WASHINGTON, D.C. — For the fifth straight election cycle, voters got onboard with issuing bonds or raising taxes to increase road and bridge construction, as local and state government learn to rely less on federal dollars.
Sixteen of the seventeen state and local ballot initiatives calling for more road and bridge funding passed on Nov. 6, according to an analysis of an American Road and Transportation Builders Association report. Meanwhile, transportation advocates' attempts to convince Congress and the Obama administration to raise the federal fuel tax have failed.
“The results show the American people are looking for solutions to address their transportation challenges and are willing to pay more if they know the revenue generated will be used for its intended purpose,” said Alison Premo Black, ARTBA chief economist.
The two ballot initiatives that could have hampered freight projects were also defeated. Michigan voters defeated a ballot that would have required the state to vote on whether to construct another bridge connecting Detroit to Windsor, Ottawa. The roughly $2.1 billion International Trade Crossing will increase connectivity on the busiest U.S.-Canada trade route and end a monopoly enjoyed by the privately owned Ambassador Bridge. Cornelius, Ore., voters blocked an initiative that would have repealed a 2-cents-per-gallon tax aimed at improving roads.
Breaking the states' dependency on federal funding won’t be easy. Twenty-seven states rely on the federal government for between 25 percent and 40 percent of their transportation infrastructure dollars; 14 states get more than 40 percent of their funding from Uncle Sam; and only 10 states get less than a quarter of their funding from Washington, according to a report by the Eno Center for Transportation and the Bipartisan Policy Center.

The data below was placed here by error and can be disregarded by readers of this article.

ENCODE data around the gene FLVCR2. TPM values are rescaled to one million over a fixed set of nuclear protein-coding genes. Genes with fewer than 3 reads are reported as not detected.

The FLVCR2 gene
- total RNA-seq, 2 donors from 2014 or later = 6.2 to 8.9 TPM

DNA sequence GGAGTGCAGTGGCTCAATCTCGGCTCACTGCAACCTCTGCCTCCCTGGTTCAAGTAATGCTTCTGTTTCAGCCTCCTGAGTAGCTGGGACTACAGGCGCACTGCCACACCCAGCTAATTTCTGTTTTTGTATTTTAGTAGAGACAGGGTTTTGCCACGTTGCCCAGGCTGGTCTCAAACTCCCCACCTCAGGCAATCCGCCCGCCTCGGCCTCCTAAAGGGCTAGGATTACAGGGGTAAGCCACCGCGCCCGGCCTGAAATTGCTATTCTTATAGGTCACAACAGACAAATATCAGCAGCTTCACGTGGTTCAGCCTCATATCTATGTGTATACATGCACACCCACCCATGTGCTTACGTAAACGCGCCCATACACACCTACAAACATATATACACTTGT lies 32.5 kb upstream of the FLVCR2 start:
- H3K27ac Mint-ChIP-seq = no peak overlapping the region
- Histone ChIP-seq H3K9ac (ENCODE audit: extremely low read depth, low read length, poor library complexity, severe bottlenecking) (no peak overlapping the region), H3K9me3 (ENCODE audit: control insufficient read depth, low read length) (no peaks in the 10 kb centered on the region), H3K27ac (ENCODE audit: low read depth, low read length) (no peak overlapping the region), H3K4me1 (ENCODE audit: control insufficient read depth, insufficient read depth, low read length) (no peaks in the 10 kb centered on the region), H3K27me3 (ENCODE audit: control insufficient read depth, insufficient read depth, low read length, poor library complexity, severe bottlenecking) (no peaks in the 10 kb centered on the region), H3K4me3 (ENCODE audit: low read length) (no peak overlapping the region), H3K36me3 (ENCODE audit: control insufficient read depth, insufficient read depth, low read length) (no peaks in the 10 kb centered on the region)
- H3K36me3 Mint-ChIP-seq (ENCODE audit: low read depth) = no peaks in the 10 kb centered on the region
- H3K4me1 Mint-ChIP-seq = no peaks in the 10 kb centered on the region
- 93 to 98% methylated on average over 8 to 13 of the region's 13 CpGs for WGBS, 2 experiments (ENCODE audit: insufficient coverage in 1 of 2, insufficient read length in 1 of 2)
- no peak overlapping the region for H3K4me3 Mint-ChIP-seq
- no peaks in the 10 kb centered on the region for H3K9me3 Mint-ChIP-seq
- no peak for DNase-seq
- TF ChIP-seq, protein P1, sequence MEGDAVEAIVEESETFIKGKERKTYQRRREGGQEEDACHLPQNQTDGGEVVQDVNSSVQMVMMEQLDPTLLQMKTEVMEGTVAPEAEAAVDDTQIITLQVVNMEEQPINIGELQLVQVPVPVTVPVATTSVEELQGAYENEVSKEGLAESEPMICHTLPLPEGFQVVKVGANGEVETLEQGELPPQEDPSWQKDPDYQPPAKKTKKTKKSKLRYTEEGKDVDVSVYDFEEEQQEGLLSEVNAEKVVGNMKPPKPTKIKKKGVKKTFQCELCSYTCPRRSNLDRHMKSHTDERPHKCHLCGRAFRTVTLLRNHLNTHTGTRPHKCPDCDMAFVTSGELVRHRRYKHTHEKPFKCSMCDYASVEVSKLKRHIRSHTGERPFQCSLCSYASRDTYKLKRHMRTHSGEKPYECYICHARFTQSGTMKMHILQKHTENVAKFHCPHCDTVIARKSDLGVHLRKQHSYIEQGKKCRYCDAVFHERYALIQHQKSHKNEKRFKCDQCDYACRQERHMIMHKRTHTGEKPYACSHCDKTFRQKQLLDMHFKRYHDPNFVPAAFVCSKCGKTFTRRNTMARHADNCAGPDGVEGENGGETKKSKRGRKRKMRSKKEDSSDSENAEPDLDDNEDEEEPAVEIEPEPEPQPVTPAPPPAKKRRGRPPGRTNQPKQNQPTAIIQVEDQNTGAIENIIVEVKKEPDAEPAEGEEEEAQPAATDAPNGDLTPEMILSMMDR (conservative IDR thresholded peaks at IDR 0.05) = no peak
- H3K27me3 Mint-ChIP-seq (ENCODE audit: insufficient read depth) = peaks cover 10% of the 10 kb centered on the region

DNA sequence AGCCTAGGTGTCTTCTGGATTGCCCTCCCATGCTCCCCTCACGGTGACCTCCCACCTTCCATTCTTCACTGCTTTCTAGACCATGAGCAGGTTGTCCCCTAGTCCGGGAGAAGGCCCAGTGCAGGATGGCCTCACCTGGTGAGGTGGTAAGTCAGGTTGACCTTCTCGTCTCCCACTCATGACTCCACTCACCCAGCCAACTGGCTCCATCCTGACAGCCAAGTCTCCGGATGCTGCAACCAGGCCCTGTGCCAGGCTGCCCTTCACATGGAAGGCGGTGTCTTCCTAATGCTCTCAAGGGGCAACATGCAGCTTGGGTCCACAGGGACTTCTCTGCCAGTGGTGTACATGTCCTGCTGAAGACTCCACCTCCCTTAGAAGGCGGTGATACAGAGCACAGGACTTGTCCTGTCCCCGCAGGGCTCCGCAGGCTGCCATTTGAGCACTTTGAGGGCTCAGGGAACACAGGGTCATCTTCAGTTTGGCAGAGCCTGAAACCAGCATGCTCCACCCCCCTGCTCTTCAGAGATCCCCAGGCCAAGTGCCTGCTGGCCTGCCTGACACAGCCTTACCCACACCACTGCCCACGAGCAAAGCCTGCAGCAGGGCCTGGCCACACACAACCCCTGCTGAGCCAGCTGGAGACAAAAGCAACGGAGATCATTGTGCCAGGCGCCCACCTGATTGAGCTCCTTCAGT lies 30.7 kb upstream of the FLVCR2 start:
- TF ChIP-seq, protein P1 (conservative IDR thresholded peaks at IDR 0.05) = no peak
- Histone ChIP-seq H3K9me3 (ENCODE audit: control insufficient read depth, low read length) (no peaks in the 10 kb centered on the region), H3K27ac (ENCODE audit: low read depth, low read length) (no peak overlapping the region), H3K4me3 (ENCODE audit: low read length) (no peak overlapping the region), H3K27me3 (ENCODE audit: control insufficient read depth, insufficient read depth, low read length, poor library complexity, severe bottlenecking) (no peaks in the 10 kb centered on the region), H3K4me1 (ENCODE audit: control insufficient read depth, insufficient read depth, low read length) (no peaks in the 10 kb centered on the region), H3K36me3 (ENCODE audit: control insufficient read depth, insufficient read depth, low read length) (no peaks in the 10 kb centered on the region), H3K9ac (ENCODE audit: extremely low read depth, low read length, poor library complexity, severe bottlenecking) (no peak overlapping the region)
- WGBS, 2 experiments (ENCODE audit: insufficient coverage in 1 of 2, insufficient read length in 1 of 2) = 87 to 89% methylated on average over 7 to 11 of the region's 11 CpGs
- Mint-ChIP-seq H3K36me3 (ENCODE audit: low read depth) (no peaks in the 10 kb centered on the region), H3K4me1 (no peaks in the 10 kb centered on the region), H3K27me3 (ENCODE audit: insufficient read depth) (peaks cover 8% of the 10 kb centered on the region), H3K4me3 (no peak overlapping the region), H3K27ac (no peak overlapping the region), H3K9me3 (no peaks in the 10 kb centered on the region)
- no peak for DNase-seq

Federal transportation funding is expected to stay consistent through the end of September 2014, but Congress will likely struggle to create a new surface transportation bill that does the same. That’s because budget offsets, or "pay-fors," will be scarce and it’s unclear whether Congress will once again fill the shortfall in Highway Trust Fund revenue with dollars from the general fund. Revenue gained through the Highway Trust Fund, the main engine of highway spending, has fallen short of spending plans by $44 billion between 2001 and 2011, forcing Congress to plug the gap with general fund dollars.
Unless funding is raised or highway construction is curbed, the gap between federal revenue and planned spending will expand to about $147 billion by 2022, according to the Congressional Budget Office. There is still some hope that Congress will increase funding by raising the fuel tax through a grand bargain to blunt or prevent the so-called fiscal cliff. Optimists take heart in that the Simpson-Bowles plan, an effort to reduce the federal deficit, supported raising the fuel tax.